We recognize that Douglas' incarceration may limit her
present ability to meet her ongoing support obligation. However,
we see no basis in Rule 90.3 for concluding that her
incarceration should excuse that obligation, just as it will not
excuse any other debt Douglas owes. Rather, as is true for any
other indigent parent who owes a duty of child support, the debt
will continue to accrue. As a practical matter, the state's
ability to collect on that debt may be impaired at the present
time. However, this fact does not justify excusing the basic
obligation, which Douglas may be able to satisfy upon her release
from prison and reentry into the work force, or upon any
improvement in her financial circumstances. See Ohler v. Ohler,
369 N.W.2d 615, 618 (Neb. 1985) ("There is no reason those who
have had to step in and assume the applicant's [child support]
obligation should not be reimbursed by the applicant should his
future position enable him to do so.").
Moreover, despite Douglas' arguments, we note that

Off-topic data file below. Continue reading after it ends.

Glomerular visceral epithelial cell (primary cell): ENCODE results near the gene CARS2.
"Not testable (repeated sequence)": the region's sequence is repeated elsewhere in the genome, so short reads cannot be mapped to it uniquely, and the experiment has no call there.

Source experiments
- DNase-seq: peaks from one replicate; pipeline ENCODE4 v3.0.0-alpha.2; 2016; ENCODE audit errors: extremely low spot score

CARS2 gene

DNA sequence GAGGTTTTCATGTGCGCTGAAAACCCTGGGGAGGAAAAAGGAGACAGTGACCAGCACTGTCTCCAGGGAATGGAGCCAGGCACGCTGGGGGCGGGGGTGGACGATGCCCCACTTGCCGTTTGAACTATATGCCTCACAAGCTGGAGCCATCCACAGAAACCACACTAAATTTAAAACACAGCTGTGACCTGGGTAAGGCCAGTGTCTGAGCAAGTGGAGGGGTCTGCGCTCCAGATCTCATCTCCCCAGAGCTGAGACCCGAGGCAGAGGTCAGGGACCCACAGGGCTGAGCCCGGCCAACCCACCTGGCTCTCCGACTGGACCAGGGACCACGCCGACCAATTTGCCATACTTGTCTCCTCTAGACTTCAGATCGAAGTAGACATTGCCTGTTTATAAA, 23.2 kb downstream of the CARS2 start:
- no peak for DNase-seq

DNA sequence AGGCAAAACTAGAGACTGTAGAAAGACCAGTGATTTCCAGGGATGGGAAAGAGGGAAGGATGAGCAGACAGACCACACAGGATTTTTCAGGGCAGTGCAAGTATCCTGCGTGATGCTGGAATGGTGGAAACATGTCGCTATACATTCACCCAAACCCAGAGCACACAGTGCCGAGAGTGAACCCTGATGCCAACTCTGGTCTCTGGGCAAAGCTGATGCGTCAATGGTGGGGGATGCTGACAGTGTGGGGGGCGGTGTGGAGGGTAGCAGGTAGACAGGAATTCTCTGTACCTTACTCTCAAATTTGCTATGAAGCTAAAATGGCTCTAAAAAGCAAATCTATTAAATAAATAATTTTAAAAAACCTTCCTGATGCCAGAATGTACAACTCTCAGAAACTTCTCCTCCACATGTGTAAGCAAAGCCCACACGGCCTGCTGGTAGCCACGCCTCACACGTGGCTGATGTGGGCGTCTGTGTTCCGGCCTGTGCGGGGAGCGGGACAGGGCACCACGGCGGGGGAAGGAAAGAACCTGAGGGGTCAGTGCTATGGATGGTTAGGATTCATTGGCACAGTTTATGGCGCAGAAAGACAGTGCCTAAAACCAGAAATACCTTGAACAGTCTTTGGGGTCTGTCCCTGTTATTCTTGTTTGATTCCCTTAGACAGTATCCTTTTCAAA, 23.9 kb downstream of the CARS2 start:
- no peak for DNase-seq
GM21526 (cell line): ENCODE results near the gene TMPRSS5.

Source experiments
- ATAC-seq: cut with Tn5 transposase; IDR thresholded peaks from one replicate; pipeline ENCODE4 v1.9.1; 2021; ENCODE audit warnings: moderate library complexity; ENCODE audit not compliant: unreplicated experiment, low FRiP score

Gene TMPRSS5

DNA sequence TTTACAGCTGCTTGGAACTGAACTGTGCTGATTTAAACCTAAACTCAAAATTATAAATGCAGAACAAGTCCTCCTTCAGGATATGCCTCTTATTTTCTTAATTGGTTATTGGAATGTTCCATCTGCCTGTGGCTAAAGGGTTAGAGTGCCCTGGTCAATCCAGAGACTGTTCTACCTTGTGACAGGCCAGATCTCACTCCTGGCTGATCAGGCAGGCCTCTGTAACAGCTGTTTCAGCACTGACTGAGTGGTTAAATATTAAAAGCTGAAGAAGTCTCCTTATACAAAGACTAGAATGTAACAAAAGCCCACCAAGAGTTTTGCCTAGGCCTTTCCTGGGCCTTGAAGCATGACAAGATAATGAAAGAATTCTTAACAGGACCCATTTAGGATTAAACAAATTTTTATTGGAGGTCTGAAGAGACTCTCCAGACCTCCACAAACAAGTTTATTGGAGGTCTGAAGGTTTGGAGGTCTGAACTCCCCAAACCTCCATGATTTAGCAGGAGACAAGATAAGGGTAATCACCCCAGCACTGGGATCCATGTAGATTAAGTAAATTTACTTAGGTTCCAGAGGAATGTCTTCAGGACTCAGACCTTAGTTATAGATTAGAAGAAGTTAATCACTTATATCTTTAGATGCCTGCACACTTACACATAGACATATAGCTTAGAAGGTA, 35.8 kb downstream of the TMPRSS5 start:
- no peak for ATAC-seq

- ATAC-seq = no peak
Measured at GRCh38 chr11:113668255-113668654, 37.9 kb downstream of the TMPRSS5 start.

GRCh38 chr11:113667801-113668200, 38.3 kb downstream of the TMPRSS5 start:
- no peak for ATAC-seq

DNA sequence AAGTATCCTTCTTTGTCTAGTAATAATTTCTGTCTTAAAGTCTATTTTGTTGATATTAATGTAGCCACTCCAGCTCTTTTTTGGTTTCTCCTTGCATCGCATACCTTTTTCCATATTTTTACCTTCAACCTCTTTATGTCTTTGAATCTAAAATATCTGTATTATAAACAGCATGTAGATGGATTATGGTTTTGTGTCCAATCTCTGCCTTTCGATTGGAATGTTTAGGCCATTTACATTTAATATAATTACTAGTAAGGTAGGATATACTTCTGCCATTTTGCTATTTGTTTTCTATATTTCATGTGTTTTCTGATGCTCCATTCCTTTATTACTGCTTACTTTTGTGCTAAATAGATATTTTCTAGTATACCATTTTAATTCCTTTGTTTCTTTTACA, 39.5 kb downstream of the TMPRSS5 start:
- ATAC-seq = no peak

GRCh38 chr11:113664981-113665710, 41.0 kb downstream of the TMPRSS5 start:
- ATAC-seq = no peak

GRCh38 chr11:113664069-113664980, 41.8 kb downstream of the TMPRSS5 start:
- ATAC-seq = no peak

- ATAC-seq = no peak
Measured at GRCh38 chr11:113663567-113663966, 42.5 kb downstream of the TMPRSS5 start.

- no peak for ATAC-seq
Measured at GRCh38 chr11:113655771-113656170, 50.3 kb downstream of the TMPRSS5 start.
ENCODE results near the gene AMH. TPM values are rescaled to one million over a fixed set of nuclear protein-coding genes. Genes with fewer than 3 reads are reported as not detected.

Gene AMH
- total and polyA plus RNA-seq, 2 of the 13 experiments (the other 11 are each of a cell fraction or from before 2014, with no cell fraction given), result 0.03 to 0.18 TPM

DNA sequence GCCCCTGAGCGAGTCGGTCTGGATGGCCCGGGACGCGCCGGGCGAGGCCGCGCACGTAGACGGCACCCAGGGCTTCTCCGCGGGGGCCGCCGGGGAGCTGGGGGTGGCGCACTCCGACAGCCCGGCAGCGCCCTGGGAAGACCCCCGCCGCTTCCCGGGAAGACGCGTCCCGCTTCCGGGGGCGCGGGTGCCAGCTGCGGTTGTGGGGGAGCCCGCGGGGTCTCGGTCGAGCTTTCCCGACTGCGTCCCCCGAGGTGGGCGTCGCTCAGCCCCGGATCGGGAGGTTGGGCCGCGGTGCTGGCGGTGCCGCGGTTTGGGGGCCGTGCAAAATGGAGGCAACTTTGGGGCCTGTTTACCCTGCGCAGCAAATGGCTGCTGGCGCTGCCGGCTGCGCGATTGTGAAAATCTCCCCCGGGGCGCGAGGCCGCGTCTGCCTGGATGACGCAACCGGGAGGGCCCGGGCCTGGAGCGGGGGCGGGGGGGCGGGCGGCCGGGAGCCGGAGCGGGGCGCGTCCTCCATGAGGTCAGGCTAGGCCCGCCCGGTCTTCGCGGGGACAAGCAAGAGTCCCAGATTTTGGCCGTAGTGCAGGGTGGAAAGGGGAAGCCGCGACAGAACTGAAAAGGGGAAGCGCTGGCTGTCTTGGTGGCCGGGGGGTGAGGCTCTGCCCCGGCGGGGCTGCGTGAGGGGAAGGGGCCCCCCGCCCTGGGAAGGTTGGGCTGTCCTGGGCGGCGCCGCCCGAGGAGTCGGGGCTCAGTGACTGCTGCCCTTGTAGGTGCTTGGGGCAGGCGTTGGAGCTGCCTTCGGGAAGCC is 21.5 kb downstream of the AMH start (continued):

Douglas substantially benefits from the application of Rule 90.3
to her circumstances. As discussed above, Douglas' liability to
the state was for the full amount of public assistance paid to
support her minor children. AS 25.27.120. As a result of DOR's
adoption of Rule 90.3 and the court's entry of a support order
fixing Douglas' obligation at $50 per month, Douglas' liability
to the state is drastically reduced. Pursuant to AS 25.27.120,
the court's ordered support constitutes a ceiling on Douglas'
liability, and DOR cannot pursue her for any more than the
For the foregoing reasons, we conclude that Civil Rule
90.3 was properly applied to assess Douglas' ongoing child
support obligation, which will continue to accrue regardless of
Douglas' incarceration and presumed lack of financial resources.
B. DOR did not deny Douglas procedural due process.
Douglas claims that DOR violated her due process rights
when it assessed the $50 monthly support obligation against her
without holding an evidentiary hearing so that she could
establish her inability to pay. To support this claim, Douglas
again relies on Clemans, 679 P.2d 1041. As noted previously,
Clemans was superseded by Rule 90.3 and its mandatory minimum
Since we affirm DOR's conclusion that the minimum